Seceded California and immigration law
VOLOKH at law.ucla.edu
Thu Feb 15 11:49:57 PST 2007
I have no such implicit assumptions, though I will happily add
that to the list of questions. For instance, should it be
constitutional for California to allow more -- or more flexible --
immigration from the Remaining United States than from Mexico?
I would guess, though, that there would be more economic
incentive for Mexicans to move to California than for Arizonans to move
to California, since Arizonans likely have it better back home than
> -----Original Message-----
> From: Mark Tushnet [mailto:mtushnet at law.harvard.edu]
> Sent: Thursday, February 15, 2007 11:23 AM
> To: Volokh, Eugene; conlawprof at lists.ucla.edu
> Subject: RE: Seceded California and immigration law
> What are the implicit assumptions here about regulation of
> immigration from the (remaining) United States?
> Mark Tushnet
> William Nelson Cromwell Professor of Law Harvard Law School
> Areeda 223 Cambridge, MA 02138
> ph: 617-496-4451 (office); 202-291-6352 (home); 202-374-9571
> 617-496-4866 (fax)
> -----Original Message-----
> From: conlawprof-bounces at lists.ucla.edu
> [mailto:conlawprof-bounces at lists.ucla.edu] On Behalf Of Volokh, Eugene
> Sent: Thursday, February 15, 2007 2:08 PM
> To: conlawprof at lists.ucla.edu
> Subject: Seceded California and immigration law
> Let me briefly elaborate on my earlier question: Say
> you were a citizen of a seceded California, which had the
> following demographics:
> Population 36 million.
> 26% foreign-born.
> 18.5% non-citizen (inferred from data on voting age
> population; actual number probably a little higher).
> Some unknown percentage illegal aliens.
> 39.5% of 5+-year-olds have a language other than
> English spoken at home.
> 20% speak English less than very well.
> 2/3 of the non-English-at-home speakers speak Spanish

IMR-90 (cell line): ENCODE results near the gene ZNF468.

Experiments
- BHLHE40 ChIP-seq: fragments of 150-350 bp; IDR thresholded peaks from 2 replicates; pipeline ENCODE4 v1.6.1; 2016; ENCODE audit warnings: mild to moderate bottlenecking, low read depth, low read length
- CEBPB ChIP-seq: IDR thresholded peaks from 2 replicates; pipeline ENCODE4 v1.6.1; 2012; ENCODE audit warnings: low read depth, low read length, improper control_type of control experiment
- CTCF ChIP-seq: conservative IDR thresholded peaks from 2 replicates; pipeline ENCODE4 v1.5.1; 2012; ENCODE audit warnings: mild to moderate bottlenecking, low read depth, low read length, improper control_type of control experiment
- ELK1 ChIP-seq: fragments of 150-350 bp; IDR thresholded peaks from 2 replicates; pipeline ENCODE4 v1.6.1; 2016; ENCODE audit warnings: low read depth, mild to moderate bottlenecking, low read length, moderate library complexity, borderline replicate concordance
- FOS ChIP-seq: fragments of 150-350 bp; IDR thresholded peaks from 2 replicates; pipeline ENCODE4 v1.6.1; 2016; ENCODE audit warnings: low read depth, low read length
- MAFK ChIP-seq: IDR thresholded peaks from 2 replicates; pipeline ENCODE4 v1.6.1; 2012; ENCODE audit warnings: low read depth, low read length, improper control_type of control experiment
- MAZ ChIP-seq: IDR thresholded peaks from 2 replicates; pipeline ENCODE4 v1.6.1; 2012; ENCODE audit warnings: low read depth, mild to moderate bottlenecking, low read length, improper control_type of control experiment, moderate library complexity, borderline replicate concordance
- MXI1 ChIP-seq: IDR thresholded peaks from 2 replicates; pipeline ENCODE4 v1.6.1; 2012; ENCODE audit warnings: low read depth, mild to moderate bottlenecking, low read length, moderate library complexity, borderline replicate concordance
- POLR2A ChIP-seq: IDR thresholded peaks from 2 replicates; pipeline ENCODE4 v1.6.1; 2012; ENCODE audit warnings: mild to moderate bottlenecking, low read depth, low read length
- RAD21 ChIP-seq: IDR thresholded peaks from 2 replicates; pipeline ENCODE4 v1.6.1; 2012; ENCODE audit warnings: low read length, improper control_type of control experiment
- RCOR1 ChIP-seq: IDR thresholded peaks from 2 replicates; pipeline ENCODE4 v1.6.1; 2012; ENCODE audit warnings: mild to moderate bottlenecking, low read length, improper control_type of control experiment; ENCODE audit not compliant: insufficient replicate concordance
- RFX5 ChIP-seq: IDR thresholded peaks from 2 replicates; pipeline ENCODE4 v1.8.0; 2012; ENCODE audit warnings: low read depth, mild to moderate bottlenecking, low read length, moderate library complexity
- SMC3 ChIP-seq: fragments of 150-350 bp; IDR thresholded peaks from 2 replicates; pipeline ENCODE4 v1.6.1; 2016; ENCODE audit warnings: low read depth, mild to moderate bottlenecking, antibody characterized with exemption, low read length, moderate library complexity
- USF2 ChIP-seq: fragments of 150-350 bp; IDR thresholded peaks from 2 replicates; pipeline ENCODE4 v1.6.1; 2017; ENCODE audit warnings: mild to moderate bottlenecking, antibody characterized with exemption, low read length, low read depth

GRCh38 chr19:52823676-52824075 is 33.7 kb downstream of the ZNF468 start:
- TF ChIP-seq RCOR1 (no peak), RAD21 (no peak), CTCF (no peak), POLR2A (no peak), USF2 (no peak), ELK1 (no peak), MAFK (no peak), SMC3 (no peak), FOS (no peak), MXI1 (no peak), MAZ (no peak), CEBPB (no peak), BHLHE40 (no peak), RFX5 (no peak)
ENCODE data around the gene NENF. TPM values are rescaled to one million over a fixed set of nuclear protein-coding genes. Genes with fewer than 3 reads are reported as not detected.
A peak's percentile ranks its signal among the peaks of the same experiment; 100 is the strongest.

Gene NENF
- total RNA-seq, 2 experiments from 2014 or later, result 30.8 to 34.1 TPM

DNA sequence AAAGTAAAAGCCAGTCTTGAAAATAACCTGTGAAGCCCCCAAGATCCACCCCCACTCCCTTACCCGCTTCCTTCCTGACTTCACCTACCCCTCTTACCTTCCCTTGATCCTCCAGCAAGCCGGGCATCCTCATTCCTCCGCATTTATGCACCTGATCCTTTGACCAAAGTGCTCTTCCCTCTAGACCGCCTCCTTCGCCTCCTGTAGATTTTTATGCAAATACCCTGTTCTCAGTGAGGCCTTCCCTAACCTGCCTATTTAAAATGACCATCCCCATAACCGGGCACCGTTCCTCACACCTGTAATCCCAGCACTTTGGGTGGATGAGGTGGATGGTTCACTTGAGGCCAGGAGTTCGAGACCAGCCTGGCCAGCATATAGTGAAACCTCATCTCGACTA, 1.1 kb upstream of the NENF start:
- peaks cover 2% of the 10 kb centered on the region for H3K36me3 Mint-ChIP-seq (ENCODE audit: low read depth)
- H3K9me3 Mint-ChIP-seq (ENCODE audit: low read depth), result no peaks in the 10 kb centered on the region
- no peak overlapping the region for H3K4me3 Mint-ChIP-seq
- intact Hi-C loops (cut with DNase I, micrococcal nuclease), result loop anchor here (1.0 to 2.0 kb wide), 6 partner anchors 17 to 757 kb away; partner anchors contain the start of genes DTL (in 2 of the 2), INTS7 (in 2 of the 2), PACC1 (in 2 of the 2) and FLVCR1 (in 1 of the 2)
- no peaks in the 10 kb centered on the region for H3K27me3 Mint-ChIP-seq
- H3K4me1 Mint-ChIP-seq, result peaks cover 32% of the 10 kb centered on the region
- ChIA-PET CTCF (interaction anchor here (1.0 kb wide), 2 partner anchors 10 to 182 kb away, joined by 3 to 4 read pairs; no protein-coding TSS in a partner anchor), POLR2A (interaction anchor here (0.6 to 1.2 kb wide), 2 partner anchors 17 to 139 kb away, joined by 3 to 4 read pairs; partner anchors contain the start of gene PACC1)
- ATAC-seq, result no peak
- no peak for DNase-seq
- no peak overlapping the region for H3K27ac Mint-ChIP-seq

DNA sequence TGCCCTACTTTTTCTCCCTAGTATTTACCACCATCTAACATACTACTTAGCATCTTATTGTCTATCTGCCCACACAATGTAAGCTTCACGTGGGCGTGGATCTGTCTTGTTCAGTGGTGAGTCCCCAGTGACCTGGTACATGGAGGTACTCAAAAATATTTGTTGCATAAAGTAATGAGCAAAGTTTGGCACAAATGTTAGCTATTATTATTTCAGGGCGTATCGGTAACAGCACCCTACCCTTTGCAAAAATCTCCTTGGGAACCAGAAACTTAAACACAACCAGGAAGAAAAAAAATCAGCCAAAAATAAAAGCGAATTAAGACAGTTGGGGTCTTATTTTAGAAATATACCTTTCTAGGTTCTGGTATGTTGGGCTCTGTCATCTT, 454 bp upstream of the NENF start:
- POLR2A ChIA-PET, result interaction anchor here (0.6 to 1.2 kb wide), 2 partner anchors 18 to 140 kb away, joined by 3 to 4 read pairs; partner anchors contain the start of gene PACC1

> (I'm inferring from the numbers for Western states generally).
> (Sources: http://www.census.gov/prod/2003pubs/c2kbr-29.pdf;
> http://quickfacts.census.gov/qfd/states/06000.html .)
> What constitutional rules, if any, would you adopt with
> regard to immigration, naturalization, and assimilation?
> Even if you support relatively open borders for the U.S.,
> would you support them for a California? (What if the rest
> of the U.S., which will then be a lot more red, cuts down on
> immigration, so that blue California with its pro-immigration
> policy will attract still more immigrants?) What would
> happen to California politics if, say, 10 million new
> immigrants arrived from Mexico? What would happen to
> California attitudes on abortion, homosexuality, separation
> of church and state, and a variety of other topics?
> As you might gather, my view is that a fairly open
> immigration policy, which I think might well work for a
> nation of nearly 300 million people, poses far less potential
> problems -- including the risk of change to nonimmigration
> constitutional doctrines related to culturally contested
> questions -- than such a policy for a smaller state. Would
> others agree?
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